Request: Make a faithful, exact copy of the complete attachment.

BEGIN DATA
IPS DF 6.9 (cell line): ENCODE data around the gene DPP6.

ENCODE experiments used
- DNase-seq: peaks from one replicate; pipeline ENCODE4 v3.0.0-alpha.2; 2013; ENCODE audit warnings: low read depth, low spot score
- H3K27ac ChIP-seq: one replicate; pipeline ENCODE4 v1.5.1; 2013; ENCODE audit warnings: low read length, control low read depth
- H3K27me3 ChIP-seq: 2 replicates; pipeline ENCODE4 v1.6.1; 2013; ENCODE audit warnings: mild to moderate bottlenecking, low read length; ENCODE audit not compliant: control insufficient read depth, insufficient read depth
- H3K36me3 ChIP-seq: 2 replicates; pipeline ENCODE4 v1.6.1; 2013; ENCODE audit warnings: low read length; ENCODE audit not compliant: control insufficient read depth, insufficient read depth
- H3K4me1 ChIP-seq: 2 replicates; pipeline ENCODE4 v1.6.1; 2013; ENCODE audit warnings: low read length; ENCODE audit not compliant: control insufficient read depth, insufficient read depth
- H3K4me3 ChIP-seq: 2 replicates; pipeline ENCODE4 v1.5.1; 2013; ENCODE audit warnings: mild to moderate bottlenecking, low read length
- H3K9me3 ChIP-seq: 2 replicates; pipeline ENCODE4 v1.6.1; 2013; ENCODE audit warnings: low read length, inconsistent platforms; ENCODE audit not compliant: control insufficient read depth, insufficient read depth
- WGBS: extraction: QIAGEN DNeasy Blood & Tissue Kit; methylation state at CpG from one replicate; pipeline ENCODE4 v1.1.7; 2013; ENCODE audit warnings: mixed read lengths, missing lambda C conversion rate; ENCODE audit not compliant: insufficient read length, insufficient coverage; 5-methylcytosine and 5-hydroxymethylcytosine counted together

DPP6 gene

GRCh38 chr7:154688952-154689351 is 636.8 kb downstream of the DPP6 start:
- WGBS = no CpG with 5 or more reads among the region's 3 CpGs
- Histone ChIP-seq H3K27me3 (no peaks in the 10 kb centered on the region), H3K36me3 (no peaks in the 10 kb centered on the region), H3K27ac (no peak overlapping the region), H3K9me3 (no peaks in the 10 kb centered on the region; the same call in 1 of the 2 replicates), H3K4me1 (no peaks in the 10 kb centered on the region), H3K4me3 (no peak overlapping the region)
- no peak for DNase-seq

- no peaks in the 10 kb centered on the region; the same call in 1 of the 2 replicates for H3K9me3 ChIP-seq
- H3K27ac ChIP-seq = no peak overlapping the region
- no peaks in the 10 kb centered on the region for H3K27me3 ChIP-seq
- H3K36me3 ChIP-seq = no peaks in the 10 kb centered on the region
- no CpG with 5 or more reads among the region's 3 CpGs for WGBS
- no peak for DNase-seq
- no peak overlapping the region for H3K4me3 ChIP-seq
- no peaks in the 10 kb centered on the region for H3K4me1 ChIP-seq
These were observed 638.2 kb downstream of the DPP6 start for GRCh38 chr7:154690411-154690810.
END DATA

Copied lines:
IPS DF 6.9 (cell line): ENCODE data around the gene DPP6.

ENCODE experiments used
- DNase-seq: peaks from one replicate; pipeline ENCODE4 v3.0.0-alpha.2; 2013; ENCODE audit warnings: low read depth, low spot score
- H3K27ac ChIP-seq: one replicate; pipeline ENCODE4 v1.5.1; 2013; ENCODE audit warnings: low read length, control low read depth
- H3K27me3 ChIP-seq: 2 replicates; pipeline ENCODE4 v1.6.1; 2013; ENCODE audit warnings: mild to moderate bottlenecking, low read length; ENCODE audit not compliant: control insufficient read depth, insufficient read depth
- H3K36me3 ChIP-seq: 2 replicates; pipeline ENCODE4 v1.6.1; 2013; ENCODE audit warnings: low read length; ENCODE audit not compliant: control insufficient read depth, insufficient read depth
- H3K4me1 ChIP-seq: 2 replicates; pipeline ENCODE4 v1.6.1; 2013; ENCODE audit warnings: low read length; ENCODE audit not compliant: control insufficient read depth, insufficient read depth
- H3K4me3 ChIP-seq: 2 replicates; pipeline ENCODE4 v1.5.1; 2013; ENCODE audit warnings: mild to moderate bottlenecking, low read length
- H3K9me3 ChIP-seq: 2 replicates; pipeline ENCODE4 v1.6.1; 2013; ENCODE audit warnings: low read length, inconsistent platforms; ENCODE audit not compliant: control insufficient read depth, insufficient read depth
- WGBS: extraction: QIAGEN DNeasy Blood & Tissue Kit; methylation state at CpG from one replicate; pipeline ENCODE4 v1.1.7; 2013; ENCODE audit warnings: mixed read lengths, missing lambda C conversion rate; ENCODE audit not compliant: insufficient read length, insufficient coverage; 5-methylcytosine and 5-hydroxymethylcytosine counted together

DPP6 gene

GRCh38 chr7:154688952-154689351 is 636.8 kb downstream of the DPP6 start:
- WGBS = no CpG with 5 or more reads among the region's 3 CpGs
- Histone ChIP-seq H3K27me3 (no peaks in the 10 kb centered on the region), H3K36me3 (no peaks in the 10 kb centered on the region), H3K27ac (no peak overlapping the region), H3K9me3 (no peaks in the 10 kb centered on the region; the same call in 1 of the 2 replicates), H3K4me1 (no peaks in the 10 kb centered on the region), H3K4me3 (no peak overlapping the region)
- no peak for DNase-seq

- no peaks in the 10 kb centered on the region; the same call in 1 of the 2 replicates for H3K9me3 ChIP-seq
- H3K27ac ChIP-seq = no peak overlapping the region
- no peaks in the 10 kb centered on the region for H3K27me3 ChIP-seq
- H3K36me3 ChIP-seq = no peaks in the 10 kb centered on the region
- no CpG with 5 or more reads among the region's 3 CpGs for WGBS
- no peak for DNase-seq
- no peak overlapping the region for H3K4me3 ChIP-seq
- no peaks in the 10 kb centered on the region for H3K4me1 ChIP-seq
These were observed 638.2 kb downstream of the DPP6 start for GRCh38 chr7:154690411-154690810.